Speed, that’s what drives us and gives us excitement in our lives. We travel around in maglev trains and drive around in the cars that are advertised as the fastest. The digital world is no different. We want faster internet connections, RAMs with higher capacities and crave for microprocessors that carry out million, if not billion calculations per second.
IBM Corporation, who are probably one of the oldest in the field of technology have now started shipping high-end computers that feature a microprocessor, which carries out up to 5 billion instructions per second. The Power6 is the fastest chip on the planet.
They have outshined their rivals Intel and Sun Microsystems. IBM has introduced two high-end Power Systems models, one is the world’s fastest UNIX server called as the Power 595. The other is an exceptional water-cooled supercomputer called as the Power 575 Power6 ‘Hydro-Cluster’. It will incorporate energy-saving capabilities as well as the refined IBM virtualization technology.
Ross Mauri is the general manager of IBM Power Systems. He explained, “Today’s announcement of incredibly high-value UNIX and supercomputer solutions, coupled with last week’s announcement of the first of a new generation of servers that takes our System i clients forward on a mainstream platform, opens up a whole new world of possibilities for our Power Systems clients.”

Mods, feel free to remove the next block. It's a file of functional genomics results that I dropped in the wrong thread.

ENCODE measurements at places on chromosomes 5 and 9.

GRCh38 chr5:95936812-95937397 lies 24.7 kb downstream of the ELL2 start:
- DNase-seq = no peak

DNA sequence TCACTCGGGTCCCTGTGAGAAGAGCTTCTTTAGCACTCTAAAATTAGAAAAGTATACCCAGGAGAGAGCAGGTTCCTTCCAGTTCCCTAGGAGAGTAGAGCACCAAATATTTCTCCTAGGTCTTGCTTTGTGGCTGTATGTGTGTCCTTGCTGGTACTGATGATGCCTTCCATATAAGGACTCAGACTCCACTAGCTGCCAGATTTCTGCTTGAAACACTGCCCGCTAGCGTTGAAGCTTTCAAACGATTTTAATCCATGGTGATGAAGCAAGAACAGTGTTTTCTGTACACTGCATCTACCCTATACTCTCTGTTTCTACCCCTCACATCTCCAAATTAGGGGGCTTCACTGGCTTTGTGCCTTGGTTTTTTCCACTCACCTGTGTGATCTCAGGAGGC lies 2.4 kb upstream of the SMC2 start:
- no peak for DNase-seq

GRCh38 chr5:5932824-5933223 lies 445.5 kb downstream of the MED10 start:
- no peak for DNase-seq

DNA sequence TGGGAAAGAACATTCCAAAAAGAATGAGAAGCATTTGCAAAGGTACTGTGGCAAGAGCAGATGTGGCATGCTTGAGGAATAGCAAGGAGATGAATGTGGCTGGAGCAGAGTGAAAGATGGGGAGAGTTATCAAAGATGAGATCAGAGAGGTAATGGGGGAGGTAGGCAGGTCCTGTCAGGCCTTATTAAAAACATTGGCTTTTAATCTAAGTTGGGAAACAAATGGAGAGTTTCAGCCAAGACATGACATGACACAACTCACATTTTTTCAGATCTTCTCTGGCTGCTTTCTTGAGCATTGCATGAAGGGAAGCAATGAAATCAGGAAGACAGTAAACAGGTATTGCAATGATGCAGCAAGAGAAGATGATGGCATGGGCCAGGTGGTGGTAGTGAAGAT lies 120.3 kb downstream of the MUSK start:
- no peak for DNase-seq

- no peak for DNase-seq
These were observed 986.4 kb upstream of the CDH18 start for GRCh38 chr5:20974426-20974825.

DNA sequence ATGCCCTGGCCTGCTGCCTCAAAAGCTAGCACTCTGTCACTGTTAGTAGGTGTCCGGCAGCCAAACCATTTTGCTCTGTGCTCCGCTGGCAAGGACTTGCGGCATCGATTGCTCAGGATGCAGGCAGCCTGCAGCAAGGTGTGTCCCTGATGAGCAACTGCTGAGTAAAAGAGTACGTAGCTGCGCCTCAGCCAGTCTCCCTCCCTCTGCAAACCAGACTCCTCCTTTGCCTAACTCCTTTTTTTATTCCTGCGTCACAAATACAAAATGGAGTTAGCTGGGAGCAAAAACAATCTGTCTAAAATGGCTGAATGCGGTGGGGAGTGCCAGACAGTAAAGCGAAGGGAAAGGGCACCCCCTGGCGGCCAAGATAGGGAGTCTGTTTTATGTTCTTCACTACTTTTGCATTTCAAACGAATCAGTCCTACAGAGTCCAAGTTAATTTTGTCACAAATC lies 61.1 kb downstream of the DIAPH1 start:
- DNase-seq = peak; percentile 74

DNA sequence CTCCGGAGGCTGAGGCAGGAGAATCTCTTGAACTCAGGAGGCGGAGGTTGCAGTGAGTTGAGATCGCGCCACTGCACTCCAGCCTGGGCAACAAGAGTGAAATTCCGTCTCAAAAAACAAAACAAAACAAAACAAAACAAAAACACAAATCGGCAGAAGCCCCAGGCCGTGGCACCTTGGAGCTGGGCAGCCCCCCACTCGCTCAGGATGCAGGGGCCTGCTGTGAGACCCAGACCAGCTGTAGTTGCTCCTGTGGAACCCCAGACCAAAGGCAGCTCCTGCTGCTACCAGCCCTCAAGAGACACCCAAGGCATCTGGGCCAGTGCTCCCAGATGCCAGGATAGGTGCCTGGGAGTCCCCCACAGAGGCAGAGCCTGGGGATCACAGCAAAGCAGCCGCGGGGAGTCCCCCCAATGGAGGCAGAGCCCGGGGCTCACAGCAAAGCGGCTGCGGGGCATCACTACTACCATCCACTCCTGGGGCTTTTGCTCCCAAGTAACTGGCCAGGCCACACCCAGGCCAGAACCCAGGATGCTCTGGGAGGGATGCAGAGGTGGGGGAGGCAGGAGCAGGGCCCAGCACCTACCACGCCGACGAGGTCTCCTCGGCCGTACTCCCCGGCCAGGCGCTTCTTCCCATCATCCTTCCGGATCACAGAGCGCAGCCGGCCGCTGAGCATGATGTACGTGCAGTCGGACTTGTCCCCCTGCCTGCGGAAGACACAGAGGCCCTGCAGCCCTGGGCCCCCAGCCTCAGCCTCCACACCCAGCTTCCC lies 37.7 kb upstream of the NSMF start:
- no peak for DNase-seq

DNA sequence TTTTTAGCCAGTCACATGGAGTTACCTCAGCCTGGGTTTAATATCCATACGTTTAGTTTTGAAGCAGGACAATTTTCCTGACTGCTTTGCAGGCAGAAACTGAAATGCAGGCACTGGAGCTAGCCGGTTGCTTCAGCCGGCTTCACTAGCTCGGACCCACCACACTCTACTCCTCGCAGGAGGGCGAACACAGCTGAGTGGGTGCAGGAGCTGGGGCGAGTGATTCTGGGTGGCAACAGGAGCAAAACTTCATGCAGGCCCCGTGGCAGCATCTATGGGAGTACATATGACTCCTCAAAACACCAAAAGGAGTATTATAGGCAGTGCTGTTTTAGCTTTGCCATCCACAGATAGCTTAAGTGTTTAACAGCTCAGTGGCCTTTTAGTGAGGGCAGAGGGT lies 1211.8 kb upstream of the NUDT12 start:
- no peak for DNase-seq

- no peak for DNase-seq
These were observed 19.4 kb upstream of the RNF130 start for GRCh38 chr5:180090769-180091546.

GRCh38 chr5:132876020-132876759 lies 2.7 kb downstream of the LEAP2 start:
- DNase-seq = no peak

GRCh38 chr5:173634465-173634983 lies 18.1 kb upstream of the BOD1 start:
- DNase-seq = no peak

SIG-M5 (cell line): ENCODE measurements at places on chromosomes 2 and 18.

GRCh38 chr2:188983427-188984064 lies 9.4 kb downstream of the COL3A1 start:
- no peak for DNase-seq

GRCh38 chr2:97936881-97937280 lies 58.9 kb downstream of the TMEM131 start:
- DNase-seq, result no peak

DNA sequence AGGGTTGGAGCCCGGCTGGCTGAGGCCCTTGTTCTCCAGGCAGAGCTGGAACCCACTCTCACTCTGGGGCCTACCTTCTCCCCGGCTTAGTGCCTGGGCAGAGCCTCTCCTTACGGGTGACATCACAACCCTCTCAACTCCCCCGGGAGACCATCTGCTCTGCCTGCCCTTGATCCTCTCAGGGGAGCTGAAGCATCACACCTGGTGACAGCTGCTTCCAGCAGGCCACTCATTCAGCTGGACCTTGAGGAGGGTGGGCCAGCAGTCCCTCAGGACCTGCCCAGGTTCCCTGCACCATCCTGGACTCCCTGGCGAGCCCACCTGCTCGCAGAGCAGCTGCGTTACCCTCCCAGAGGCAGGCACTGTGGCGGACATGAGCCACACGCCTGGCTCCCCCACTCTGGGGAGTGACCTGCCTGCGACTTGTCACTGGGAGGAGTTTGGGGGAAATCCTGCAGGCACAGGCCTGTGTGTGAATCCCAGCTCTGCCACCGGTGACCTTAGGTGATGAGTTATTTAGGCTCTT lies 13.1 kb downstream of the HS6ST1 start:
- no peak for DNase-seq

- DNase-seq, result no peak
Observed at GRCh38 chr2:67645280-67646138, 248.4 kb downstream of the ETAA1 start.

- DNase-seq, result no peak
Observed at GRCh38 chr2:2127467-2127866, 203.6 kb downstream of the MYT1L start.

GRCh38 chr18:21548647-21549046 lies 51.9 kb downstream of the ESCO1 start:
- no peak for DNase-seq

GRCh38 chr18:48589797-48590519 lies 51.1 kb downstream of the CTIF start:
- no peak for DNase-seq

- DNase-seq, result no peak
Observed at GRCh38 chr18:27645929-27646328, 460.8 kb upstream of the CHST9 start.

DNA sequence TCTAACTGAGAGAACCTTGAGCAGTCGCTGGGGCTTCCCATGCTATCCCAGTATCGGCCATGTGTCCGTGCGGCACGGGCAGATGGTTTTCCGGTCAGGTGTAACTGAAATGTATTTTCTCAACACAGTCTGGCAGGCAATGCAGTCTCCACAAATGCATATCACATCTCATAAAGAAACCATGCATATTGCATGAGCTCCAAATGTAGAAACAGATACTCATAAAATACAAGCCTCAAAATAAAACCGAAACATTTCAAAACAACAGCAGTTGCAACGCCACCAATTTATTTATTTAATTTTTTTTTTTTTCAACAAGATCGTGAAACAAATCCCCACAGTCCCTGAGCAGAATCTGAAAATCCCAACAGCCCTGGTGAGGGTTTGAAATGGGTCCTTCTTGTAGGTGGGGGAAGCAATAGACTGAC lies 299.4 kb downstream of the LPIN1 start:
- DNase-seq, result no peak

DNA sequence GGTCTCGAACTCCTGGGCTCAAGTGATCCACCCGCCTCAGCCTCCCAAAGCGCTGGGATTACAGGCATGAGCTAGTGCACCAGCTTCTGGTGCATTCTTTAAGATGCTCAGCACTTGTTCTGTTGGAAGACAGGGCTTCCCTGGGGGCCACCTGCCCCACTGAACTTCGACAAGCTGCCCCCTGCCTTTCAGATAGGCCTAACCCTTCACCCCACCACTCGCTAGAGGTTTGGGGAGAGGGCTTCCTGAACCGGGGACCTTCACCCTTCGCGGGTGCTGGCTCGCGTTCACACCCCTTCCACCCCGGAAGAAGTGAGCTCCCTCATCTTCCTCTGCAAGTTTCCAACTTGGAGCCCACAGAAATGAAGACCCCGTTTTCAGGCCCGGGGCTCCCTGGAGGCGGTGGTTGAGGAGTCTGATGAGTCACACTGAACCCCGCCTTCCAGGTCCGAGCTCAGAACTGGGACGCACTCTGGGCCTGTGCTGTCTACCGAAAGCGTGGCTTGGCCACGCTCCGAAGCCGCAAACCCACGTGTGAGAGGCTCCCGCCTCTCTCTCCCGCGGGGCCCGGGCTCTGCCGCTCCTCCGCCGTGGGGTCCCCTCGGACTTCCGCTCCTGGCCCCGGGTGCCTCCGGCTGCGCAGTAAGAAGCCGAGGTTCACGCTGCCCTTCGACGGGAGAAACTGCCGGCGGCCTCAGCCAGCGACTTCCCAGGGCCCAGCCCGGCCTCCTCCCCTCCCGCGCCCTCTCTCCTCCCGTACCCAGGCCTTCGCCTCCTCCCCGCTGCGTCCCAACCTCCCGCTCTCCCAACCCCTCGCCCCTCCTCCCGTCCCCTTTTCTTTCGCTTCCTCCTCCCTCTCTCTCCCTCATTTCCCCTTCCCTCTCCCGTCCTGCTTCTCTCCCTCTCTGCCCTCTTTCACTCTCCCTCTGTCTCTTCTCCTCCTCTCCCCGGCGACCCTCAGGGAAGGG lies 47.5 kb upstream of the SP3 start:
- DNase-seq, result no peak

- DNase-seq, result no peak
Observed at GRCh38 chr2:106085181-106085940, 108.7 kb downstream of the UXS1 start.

Mauri added, “The world’s most powerful enterprise UNIX server with superior virtualization for workload balancing across UNIX, Linux and i applications and the water-cooled supercomputer represent major breakthroughs in innovation and energy efficiency for IBM clients and make the new enterprise data center a reality. Sun and HP UNIX customers just might discover the new Power Rewards program is the impetus to make the switch to the Power roadmap.”
The Power6 processors can offer two-to-three times the performance per core of comparable HP or Sun processors. The significant energy conservation design improvements will allow the Power6 to deliver double whilst using the same amount of electricity used by its antecedent. One wonders when the day will come when microprocessors with these specs would be used in home computers.